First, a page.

At the Tidal Bore viewing place, the cart full of older but flirty and colorfully dressed ladies had stopped there as well,  and my favorite one grabbed my arm and demanded pics of her and me with our arms hanging on eachother.  Then she allowed the other ladies to join for another pic,  She then shooed away the other ladies and had her driver take yet another pic of her and me.   I believe she was smitten.   I liked her as well, She being a good judge of male character and quite humorous,  she wasn't half bad lookin' either.    I think I might see her again in Yanguan soon,  which is where she is from.  I know the area where the motorized rickshaw drivers hang out.  

Around noon thirty we pulled into the little village of Zhekou after 30 K of driving with what I figured about 30 more k to go in order to reach the sea.   WRONG!     We had no solid map.  Ray thankfully had maps on his celly but never had to navigate a map before (Most Chinese college kids know nothing about street navigation since they are stuck to their parents until age 25 or more) and Ray was about average.   He did ask directions often but never seemed to get them.   Not putting Ray down here as this is quite normal with most of the kids I ride with.   Few can read a map or internalize directions and apply them to real world situations.    Ray is a top kid in our University,  shows more genious than most others in his class and would excel in any Western University.   Just a bit directionally challenged.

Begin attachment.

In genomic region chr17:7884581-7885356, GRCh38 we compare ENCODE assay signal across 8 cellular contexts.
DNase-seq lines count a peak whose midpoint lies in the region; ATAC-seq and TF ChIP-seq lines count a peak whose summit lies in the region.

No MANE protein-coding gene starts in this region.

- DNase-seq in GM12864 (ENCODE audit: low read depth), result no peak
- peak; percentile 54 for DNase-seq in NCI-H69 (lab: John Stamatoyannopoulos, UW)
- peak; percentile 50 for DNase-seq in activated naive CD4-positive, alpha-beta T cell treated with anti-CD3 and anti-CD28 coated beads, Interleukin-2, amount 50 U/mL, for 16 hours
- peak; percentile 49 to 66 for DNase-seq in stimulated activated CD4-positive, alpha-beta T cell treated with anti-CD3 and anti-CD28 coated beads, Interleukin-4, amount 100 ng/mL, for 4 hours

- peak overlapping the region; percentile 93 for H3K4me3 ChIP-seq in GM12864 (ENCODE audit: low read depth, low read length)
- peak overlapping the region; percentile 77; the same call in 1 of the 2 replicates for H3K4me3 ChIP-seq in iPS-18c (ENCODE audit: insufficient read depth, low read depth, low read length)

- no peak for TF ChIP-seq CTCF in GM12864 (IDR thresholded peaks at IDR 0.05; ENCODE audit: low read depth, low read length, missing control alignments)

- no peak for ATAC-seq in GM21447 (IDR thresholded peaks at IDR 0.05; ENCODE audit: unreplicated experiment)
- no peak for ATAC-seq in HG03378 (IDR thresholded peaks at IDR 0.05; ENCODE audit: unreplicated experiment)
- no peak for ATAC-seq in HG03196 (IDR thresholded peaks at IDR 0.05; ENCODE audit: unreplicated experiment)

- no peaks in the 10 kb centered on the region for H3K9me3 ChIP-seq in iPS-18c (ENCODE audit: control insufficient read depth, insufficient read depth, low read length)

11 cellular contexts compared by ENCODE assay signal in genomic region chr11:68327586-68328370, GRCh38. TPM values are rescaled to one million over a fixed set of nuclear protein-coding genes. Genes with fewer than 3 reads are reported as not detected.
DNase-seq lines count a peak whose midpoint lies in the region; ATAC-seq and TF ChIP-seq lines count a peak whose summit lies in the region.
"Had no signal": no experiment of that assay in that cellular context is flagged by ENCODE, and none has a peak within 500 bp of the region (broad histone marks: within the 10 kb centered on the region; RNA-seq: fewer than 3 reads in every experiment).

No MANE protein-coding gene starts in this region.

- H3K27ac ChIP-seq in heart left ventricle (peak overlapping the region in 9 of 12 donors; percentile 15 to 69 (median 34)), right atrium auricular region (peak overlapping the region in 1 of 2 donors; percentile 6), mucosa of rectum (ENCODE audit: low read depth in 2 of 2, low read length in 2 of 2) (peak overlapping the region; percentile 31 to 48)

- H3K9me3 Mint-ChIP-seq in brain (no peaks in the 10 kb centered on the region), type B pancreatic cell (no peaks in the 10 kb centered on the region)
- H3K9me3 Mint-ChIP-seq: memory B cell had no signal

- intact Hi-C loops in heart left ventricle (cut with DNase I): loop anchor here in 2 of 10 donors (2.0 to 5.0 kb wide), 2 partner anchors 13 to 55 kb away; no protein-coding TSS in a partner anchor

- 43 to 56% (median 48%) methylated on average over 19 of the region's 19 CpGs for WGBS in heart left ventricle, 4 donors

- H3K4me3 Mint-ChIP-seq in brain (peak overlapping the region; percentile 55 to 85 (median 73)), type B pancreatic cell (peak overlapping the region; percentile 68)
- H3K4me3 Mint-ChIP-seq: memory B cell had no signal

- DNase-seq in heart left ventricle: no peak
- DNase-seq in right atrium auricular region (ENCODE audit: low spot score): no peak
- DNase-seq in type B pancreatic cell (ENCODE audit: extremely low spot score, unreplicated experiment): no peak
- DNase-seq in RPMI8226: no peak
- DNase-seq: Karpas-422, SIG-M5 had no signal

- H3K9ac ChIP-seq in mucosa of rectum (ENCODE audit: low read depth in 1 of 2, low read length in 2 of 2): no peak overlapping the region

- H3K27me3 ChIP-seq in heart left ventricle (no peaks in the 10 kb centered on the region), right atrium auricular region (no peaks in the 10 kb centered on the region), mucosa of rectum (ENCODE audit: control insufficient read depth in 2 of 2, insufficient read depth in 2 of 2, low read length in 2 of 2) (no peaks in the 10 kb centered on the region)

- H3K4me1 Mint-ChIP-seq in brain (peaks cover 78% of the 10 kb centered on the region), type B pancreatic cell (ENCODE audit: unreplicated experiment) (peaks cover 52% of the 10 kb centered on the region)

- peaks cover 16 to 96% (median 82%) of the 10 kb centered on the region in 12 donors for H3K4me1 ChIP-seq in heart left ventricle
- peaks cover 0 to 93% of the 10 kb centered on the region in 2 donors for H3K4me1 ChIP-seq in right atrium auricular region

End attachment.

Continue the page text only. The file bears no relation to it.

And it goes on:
After much ado about the route and other uncertainties,  I just read my compass and kept repeating that we were in fact heading north towards Shanghai and not East to the EAST China Sea.   Ray finally got some useful directions from a filling station (by then I didn't have any confidence) but he did manage to get us to a town near the East China Sea.    Of course there were no decent roads going to the sea so we faffed about for another 2 hours, often down roads with no pavement once on a snaky looking all grass road for a mile and back.   By 3 oclock we were tired and hungry and could smell the sea,  but we could only find an old seawall and miles of fields in the direction of the Sea.    We stopped at a little restaurant/store,  drank a beer and were told that the sea used to come up to the sea wall many years before the government built a huge series of dikes twenty years ago, in order to reclaim many miles of valuable farm land.   The owners did tell us the exact way to get to the sea from there.   Turned out to be a 4 mile schlog down a rough gravel road which was hard to ride down after 70 k of riding all day long.   Ray and I rode the final miles like champions,  even stopped about thirty minutes to walk around in the ocean and ray was having a fun time wandering around.   The beach was muddy and rocky but the sea breeze and the knowledge that we fulfilled our quest made it a happy time.